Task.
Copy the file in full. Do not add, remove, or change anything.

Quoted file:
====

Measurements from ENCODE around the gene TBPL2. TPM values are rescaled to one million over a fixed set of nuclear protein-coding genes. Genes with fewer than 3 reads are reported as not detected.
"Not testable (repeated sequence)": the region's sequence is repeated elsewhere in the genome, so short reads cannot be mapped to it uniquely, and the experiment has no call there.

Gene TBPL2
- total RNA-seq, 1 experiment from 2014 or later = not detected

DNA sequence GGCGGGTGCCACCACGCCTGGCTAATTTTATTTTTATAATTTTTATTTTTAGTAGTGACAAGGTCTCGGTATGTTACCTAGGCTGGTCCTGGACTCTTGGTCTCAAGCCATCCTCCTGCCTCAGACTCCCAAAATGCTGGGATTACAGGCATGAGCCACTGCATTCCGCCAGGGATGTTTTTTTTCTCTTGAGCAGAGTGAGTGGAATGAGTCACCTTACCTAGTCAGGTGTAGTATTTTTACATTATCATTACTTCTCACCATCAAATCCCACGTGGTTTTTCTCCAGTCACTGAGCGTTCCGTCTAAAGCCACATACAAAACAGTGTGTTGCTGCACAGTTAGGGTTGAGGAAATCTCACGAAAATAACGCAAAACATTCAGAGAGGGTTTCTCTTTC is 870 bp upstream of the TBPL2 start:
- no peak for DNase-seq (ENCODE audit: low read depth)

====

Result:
Measurements from ENCODE around the gene TBPL2. TPM values are rescaled to one million over a fixed set of nuclear protein-coding genes. Genes with fewer than 3 reads are reported as not detected.
"Not testable (repeated sequence)": the region's sequence is repeated elsewhere in the genome, so short reads cannot be mapped to it uniquely, and the experiment has no call there.

Gene TBPL2
- total RNA-seq, 1 experiment from 2014 or later = not detected

DNA sequence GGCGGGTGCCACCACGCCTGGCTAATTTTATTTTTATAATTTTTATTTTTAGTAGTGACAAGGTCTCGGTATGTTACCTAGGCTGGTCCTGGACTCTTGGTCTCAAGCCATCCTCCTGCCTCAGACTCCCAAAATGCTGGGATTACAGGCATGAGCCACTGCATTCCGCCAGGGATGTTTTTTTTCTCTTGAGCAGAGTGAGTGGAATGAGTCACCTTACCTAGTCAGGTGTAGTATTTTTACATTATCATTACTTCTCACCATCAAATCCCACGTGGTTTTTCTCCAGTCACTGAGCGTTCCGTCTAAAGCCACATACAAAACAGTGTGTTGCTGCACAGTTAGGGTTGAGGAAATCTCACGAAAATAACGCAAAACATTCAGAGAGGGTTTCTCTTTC is 870 bp upstream of the TBPL2 start:
- no peak for DNase-seq (ENCODE audit: low read depth)